Today we tested the Icy Vision VGA cooler from Gelid. It has five heatpipes and two 92-mm fans. Let’s se if it performs well.
In Figure 1, you can see the Icy Vision box, a plastic blister package which allows you to see its blue fans.
In Figure 2, you can see the accessories that come with the cooler: manual, memory heatsinks, heatsink for the voltage regulator transistors, power adapter, thermal grease, case sticker, and installation hardware.
In Figure 3, you can check the cooler itself. It is made of two independent heatsinks with aluminum fins, each one with a 92-mm fan.
[nextpage title=”The Icy Vision”]
In Figure 4, you can see the top of the cooler. The blades of the fans have tips that are thicker than the rest of their body.
As you can see in Figure 5, the two heatsinks are independent from each other.
In Figure 6, you can see one of the sides of the cooler, where there are only two heatpipes connecting the heatsink to the base.
In Figure 7, you see other side of the cooler. This heatsink has three heatpipes.
In Figure 8, you can see the base of the cooler. Note the position of the heatpipes: three of them connect the base to one heatsink, and two are connecting the base to the second heatsink. Some fins of this heatsink are also directly connected to the base. Note that the cable has a four-pin connector, so you can connect it directly on your video card. The product comes with an adapter that allows you to connect it to a three-pin header on your motherboard or directly to a standard peripheral power connector of your power supply.
In Figure 9, you can see the plate where you attach the screws that hold the cooler in place. There are four possible positions for the screws, so the cooler is compatible with a large number of video cards.
[nextpage title=”Installation on a GeForce GTS 250″]
In order to test the Icy Vision, we installed it on our Zotac GeForce GTS 250, which you can check in Figure 10 with its stock cooler.
In Figure 11, you can see the nuts that hold the cooler placed on the solder side of our video card. The cooler is heavy, and the addition of a backplate could help to hold the cooler without forcing the board. Note how one of the screws from our sample came with no thread, so we could only use three nuts to install the Icy Vision.
In Figure 12, you can see the Icy Vision installed on our GeForce GTS 250. As in other tests with the same board, we didn’t install the heatsinks on the memory chips and on the voltage regulator transistors.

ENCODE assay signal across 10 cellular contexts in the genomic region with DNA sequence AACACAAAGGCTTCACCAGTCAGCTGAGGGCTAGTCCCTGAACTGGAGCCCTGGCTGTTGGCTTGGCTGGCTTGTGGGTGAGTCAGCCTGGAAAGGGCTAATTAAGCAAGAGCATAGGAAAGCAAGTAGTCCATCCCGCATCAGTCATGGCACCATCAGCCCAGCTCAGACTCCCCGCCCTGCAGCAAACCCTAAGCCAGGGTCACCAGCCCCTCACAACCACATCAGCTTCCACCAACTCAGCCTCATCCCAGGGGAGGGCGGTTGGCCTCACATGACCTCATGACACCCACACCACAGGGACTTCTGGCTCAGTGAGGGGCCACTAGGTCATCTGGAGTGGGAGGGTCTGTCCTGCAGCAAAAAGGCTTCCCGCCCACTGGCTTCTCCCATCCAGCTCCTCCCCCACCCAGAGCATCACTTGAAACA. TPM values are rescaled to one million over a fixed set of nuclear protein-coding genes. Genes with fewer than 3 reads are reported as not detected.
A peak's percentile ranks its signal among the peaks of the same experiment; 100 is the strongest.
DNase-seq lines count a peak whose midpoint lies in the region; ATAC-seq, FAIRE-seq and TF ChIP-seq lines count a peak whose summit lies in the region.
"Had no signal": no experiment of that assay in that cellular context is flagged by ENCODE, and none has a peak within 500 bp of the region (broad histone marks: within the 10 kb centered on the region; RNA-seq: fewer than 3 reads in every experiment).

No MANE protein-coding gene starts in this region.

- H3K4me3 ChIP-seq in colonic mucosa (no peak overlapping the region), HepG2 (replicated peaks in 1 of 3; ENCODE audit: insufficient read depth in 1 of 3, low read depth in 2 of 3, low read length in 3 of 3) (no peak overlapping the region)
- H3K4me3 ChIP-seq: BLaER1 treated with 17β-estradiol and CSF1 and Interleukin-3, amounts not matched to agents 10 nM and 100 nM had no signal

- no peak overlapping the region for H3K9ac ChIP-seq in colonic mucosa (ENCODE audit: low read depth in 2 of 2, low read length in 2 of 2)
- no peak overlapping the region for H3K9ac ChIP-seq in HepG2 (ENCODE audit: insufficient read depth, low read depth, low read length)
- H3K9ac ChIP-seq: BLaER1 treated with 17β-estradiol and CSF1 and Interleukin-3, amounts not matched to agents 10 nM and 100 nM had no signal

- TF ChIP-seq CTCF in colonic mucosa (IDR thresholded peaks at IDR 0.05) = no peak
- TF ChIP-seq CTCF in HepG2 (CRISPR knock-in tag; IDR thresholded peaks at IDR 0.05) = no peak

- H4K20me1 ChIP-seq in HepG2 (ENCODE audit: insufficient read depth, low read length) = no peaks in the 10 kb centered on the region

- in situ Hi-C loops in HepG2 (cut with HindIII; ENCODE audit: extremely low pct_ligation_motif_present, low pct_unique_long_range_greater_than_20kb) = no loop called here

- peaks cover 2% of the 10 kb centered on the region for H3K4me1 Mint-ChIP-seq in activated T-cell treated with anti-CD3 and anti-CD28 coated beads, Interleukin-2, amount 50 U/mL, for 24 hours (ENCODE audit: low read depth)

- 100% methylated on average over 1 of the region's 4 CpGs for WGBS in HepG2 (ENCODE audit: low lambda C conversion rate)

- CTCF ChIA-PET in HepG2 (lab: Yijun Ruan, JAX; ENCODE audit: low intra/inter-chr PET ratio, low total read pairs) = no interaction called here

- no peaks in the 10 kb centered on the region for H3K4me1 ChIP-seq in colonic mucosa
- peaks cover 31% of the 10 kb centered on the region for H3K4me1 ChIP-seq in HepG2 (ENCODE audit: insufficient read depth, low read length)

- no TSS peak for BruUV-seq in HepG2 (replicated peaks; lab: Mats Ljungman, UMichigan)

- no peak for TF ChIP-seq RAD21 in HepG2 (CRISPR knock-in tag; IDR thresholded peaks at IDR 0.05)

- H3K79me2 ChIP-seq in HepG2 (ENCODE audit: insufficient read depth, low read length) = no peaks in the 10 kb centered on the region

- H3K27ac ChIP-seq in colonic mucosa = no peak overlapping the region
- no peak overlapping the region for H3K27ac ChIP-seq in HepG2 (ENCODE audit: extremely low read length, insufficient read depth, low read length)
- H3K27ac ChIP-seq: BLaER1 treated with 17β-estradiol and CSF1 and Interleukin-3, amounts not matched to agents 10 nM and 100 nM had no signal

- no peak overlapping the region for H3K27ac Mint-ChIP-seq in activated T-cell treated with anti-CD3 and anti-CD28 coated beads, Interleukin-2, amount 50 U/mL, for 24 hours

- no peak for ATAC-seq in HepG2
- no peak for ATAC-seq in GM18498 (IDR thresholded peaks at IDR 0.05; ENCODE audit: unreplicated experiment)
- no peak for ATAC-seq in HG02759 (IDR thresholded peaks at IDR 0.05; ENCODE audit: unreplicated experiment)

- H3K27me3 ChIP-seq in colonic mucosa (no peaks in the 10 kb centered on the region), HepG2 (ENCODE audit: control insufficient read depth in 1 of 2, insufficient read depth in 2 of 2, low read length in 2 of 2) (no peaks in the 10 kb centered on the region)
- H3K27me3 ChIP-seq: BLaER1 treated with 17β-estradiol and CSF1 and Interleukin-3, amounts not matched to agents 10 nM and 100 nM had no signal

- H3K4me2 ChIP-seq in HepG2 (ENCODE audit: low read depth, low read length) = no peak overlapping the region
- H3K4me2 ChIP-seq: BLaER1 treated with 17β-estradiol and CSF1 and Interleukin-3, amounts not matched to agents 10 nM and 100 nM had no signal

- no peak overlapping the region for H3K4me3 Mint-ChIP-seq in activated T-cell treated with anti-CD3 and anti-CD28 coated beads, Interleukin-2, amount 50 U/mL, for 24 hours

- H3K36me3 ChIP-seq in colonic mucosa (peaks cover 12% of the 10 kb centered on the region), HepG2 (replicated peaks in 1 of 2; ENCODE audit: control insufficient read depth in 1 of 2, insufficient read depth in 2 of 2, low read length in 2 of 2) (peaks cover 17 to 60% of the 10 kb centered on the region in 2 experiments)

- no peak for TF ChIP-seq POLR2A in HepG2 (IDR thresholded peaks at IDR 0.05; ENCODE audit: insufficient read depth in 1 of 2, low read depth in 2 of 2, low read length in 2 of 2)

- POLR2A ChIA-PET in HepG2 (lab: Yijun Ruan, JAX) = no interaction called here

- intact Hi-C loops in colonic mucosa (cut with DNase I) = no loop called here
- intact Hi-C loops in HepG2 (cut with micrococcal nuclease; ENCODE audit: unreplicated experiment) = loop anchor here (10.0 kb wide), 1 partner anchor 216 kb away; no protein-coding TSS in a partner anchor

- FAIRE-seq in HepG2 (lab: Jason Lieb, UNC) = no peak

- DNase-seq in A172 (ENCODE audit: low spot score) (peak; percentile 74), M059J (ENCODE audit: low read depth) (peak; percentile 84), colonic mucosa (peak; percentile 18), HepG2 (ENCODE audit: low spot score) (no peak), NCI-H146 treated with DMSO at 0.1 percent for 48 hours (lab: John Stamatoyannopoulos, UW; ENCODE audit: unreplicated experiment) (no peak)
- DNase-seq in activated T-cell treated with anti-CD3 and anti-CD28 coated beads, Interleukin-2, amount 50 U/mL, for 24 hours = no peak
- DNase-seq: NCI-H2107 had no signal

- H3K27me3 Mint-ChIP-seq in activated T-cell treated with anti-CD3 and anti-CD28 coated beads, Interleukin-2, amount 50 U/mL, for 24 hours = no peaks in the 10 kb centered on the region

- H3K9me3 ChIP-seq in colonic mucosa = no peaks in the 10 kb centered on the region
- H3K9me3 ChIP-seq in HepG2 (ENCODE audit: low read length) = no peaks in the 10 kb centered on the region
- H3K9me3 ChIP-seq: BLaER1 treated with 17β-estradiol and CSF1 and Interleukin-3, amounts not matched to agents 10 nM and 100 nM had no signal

[nextpage title=”Installation on a GeForce GTS 250 (Cont’d)”]
In Figures 13, 14, 15, and 16, you have a general view of the Gelid Icy Vision installed on our GeForce GTS 250. It is very important to note that this cooler will take two expansion slots of your case, meaning that your video card will use three expansion slots.
[nextpage title=”Our Tests”]
We ran some simple tes
ts to check the performance of the Gelid Icy Vision, measuring the GPU core temperature with the aid of the SpeedFan software, and sound pressure level (SPL) with a digital noise meter set 4" (10 cm) from the video card, with the GPU at full load running the folding@Home GPU client. For this measurement, we turned off the fans of the case and the CPU cooler, so they noise wouldn’t interfere. Please keep in mind that sound pressure level measurement is just for comparative purposes, because a precise measurement would have to be done in an acoustically insulated environment, which we don’t have.
We compared the results from the Gelid Icy Vision with some other coolers we tested recently, and with the VGA stock cooler. You can check the results in the table below.
|Product||Noise||Room Temp.||Core Temp.||Temp. Diff.||Speed|
|Stock Cooler||61 dBA||16 °C||73 °C||57 °C||–|
|VF1000 LED (min.)||44 dBA||16 °C||74 °C||58 °C||1400 rpm|
|VF1000 LED (max.)||51 dBA||16 °C||61 °C||45 °C||2600 rpm|
|Scythe Musashi (min.)||40 dBA||16 °C||65 °C||49 °C||850 rpm|
|Scythe Musashi (max.)||47 dBA||16 °C||58 °C||42 °C||1950 rpm|
|VF3000A (min)||47 dBA||19 °C||52 °C||33 °C||1500 rpm|
|VF3000A (máx)||57 dBA||19 °C||49 °C||30 °C||2800 rpm|
|Arctic Cooling Accelero Twin Turbo Pro||43 dBA||15 °C||50 °C||35 °C||–|
|Gelid Icy Vision||54 dBA||15 °C||66 °C||51 °C||2050 rpm|
In the graph below, you can compare the temperature differences between the GPU core and the room. Remember that the lower the value, the better performance is.
The measured results show the Gelid Icy Vision has not a high performance, compared to the coolers we tested on this VGA.
[nextpage title=”Main Specifications”]
The main specifications for the Gelid Icy Vision VGA cooler include:
- Fan: Two 92 mm fans with nominal speed of 2000 rpm
- Base: Copper
- Heatpipes: Five copper heatpipes
- Heatsink: Aluminum fins connected to the heatpipes
- Dimensions: 3.7" x 8.5" x 9.9" (95 mm x 216 mm x 52 mm) (W x L x H)
- Weight: 16.4 oz (465 g)
- Extra features: Heatsinks for memory chips and VRM transistors
- More information: https://www.gelidsolutions.com
- MSRP in the US: USD 55.00
When we first saw the Gelid Icy Vision, we thought it would be a great performer, with its five heatpipes and nice-looking fans, but, unfortunately, the results showed a completely different reality.
The Icy Vision has a nice and very complete set of heatsinks for memory chips and voltage regulator transistors, and the installation is easy, but it is quite noisy and cooled our video card worst than other coolers on the same price range. So, if you are looking for a high-performance, quiet cooler for your VGA, you will be better off buying a different product.